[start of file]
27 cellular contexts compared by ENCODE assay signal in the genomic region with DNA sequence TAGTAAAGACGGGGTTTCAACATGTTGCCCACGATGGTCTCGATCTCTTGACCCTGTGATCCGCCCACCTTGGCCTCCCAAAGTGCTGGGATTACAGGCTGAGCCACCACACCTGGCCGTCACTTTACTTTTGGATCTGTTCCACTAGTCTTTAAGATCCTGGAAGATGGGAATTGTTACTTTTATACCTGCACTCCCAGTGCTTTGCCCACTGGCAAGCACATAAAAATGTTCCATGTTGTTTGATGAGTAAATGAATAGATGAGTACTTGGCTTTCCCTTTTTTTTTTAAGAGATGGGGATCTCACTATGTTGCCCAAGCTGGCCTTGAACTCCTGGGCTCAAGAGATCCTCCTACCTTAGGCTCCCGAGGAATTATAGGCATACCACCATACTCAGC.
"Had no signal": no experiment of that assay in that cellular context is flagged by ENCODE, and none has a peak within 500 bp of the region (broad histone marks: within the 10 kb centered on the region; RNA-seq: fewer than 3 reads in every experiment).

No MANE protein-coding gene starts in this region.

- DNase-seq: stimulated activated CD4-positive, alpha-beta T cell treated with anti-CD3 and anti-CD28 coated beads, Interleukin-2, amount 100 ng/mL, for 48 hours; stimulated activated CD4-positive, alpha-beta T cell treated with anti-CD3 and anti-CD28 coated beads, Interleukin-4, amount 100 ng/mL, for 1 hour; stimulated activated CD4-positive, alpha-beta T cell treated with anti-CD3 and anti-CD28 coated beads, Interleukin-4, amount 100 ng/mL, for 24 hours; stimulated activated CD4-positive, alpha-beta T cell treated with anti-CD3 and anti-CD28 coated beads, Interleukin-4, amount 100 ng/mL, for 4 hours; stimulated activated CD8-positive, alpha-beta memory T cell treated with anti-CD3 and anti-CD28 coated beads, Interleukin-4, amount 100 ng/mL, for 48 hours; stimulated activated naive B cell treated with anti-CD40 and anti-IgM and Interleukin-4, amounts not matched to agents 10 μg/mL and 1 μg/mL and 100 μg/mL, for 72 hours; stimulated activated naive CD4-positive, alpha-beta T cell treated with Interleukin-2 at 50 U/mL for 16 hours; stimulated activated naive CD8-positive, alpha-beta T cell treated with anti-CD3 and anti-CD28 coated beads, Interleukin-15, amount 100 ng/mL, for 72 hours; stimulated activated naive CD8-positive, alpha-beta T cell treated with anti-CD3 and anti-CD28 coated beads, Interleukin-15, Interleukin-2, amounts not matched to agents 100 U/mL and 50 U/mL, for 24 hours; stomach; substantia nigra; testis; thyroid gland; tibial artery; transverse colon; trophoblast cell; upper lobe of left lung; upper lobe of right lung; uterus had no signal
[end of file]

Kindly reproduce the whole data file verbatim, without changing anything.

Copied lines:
27 cellular contexts compared by ENCODE assay signal in the genomic region with DNA sequence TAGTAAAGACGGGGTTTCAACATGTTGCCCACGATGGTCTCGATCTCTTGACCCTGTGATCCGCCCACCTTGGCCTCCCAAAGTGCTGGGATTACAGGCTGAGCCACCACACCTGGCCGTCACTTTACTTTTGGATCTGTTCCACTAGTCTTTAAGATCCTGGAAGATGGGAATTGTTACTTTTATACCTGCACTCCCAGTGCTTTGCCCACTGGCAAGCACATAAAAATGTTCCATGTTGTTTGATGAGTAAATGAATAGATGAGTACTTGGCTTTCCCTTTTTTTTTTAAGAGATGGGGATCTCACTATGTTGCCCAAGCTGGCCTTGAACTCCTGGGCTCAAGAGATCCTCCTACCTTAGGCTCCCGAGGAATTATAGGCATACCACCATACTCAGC.
"Had no signal": no experiment of that assay in that cellular context is flagged by ENCODE, and none has a peak within 500 bp of the region (broad histone marks: within the 10 kb centered on the region; RNA-seq: fewer than 3 reads in every experiment).

No MANE protein-coding gene starts in this region.

- DNase-seq: stimulated activated CD4-positive, alpha-beta T cell treated with anti-CD3 and anti-CD28 coated beads, Interleukin-2, amount 100 ng/mL, for 48 hours; stimulated activated CD4-positive, alpha-beta T cell treated with anti-CD3 and anti-CD28 coated beads, Interleukin-4, amount 100 ng/mL, for 1 hour; stimulated activated CD4-positive, alpha-beta T cell treated with anti-CD3 and anti-CD28 coated beads, Interleukin-4, amount 100 ng/mL, for 24 hours; stimulated activated CD4-positive, alpha-beta T cell treated with anti-CD3 and anti-CD28 coated beads, Interleukin-4, amount 100 ng/mL, for 4 hours; stimulated activated CD8-positive, alpha-beta memory T cell treated with anti-CD3 and anti-CD28 coated beads, Interleukin-4, amount 100 ng/mL, for 48 hours; stimulated activated naive B cell treated with anti-CD40 and anti-IgM and Interleukin-4, amounts not matched to agents 10 μg/mL and 1 μg/mL and 100 μg/mL, for 72 hours; stimulated activated naive CD4-positive, alpha-beta T cell treated with Interleukin-2 at 50 U/mL for 16 hours; stimulated activated naive CD8-positive, alpha-beta T cell treated with anti-CD3 and anti-CD28 coated beads, Interleukin-15, amount 100 ng/mL, for 72 hours; stimulated activated naive CD8-positive, alpha-beta T cell treated with anti-CD3 and anti-CD28 coated beads, Interleukin-15, Interleukin-2, amounts not matched to agents 100 U/mL and 50 U/mL, for 24 hours; stomach; substantia nigra; testis; thyroid gland; tibial artery; transverse colon; trophoblast cell; upper lobe of left lung; upper lobe of right lung; uterus had no signal